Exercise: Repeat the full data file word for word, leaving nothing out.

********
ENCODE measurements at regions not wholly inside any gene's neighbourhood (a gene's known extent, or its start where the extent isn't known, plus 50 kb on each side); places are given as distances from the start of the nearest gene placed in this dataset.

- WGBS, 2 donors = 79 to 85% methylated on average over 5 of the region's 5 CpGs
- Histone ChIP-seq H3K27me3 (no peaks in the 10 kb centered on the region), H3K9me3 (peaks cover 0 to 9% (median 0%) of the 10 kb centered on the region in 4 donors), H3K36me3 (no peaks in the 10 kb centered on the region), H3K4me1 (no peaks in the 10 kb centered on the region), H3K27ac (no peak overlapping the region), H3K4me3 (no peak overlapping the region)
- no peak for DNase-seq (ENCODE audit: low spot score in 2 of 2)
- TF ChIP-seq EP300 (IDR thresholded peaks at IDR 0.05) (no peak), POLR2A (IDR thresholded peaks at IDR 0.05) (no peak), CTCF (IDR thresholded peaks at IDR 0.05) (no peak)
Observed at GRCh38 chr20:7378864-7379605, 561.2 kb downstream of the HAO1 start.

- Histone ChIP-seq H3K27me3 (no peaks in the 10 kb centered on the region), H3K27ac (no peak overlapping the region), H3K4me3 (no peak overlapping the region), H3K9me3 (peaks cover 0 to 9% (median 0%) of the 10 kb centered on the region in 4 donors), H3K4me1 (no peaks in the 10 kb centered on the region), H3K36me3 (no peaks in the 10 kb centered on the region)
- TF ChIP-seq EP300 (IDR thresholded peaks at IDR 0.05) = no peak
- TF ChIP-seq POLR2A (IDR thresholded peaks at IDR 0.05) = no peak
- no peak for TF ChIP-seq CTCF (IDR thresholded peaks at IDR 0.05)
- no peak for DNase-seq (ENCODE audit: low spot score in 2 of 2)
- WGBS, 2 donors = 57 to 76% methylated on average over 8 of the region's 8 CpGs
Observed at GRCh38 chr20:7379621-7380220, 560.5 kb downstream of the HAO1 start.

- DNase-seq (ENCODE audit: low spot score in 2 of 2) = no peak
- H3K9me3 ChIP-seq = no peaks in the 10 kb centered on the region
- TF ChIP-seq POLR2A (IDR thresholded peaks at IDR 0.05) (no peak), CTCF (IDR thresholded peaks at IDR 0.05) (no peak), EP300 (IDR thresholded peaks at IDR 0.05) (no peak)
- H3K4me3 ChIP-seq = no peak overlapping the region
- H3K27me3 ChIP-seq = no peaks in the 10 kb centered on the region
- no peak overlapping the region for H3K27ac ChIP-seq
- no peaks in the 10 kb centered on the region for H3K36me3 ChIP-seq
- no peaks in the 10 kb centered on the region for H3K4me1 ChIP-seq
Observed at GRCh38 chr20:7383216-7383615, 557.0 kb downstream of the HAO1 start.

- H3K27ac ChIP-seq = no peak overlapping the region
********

ENCODE measurements at regions not wholly inside any gene's neighbourhood (a gene's known extent, or its start where the extent isn't known, plus 50 kb on each side); places are given as distances from the start of the nearest gene placed in this dataset.

- WGBS, 2 donors = 79 to 85% methylated on average over 5 of the region's 5 CpGs
- Histone ChIP-seq H3K27me3 (no peaks in the 10 kb centered on the region), H3K9me3 (peaks cover 0 to 9% (median 0%) of the 10 kb centered on the region in 4 donors), H3K36me3 (no peaks in the 10 kb centered on the region), H3K4me1 (no peaks in the 10 kb centered on the region), H3K27ac (no peak overlapping the region), H3K4me3 (no peak overlapping the region)
- no peak for DNase-seq (ENCODE audit: low spot score in 2 of 2)
- TF ChIP-seq EP300 (IDR thresholded peaks at IDR 0.05) (no peak), POLR2A (IDR thresholded peaks at IDR 0.05) (no peak), CTCF (IDR thresholded peaks at IDR 0.05) (no peak)
Observed at GRCh38 chr20:7378864-7379605, 561.2 kb downstream of the HAO1 start.

- Histone ChIP-seq H3K27me3 (no peaks in the 10 kb centered on the region), H3K27ac (no peak overlapping the region), H3K4me3 (no peak overlapping the region), H3K9me3 (peaks cover 0 to 9% (median 0%) of the 10 kb centered on the region in 4 donors), H3K4me1 (no peaks in the 10 kb centered on the region), H3K36me3 (no peaks in the 10 kb centered on the region)
- TF ChIP-seq EP300 (IDR thresholded peaks at IDR 0.05) = no peak
- TF ChIP-seq POLR2A (IDR thresholded peaks at IDR 0.05) = no peak
- no peak for TF ChIP-seq CTCF (IDR thresholded peaks at IDR 0.05)
- no peak for DNase-seq (ENCODE audit: low spot score in 2 of 2)
- WGBS, 2 donors = 57 to 76% methylated on average over 8 of the region's 8 CpGs
Observed at GRCh38 chr20:7379621-7380220, 560.5 kb downstream of the HAO1 start.

- DNase-seq (ENCODE audit: low spot score in 2 of 2) = no peak
- H3K9me3 ChIP-seq = no peaks in the 10 kb centered on the region
- TF ChIP-seq POLR2A (IDR thresholded peaks at IDR 0.05) (no peak), CTCF (IDR thresholded peaks at IDR 0.05) (no peak), EP300 (IDR thresholded peaks at IDR 0.05) (no peak)
- H3K4me3 ChIP-seq = no peak overlapping the region
- H3K27me3 ChIP-seq = no peaks in the 10 kb centered on the region
- no peak overlapping the region for H3K27ac ChIP-seq
- no peaks in the 10 kb centered on the region for H3K36me3 ChIP-seq
- no peaks in the 10 kb centered on the region for H3K4me1 ChIP-seq
Observed at GRCh38 chr20:7383216-7383615, 557.0 kb downstream of the HAO1 start.

- H3K27ac ChIP-seq = no peak overlapping the region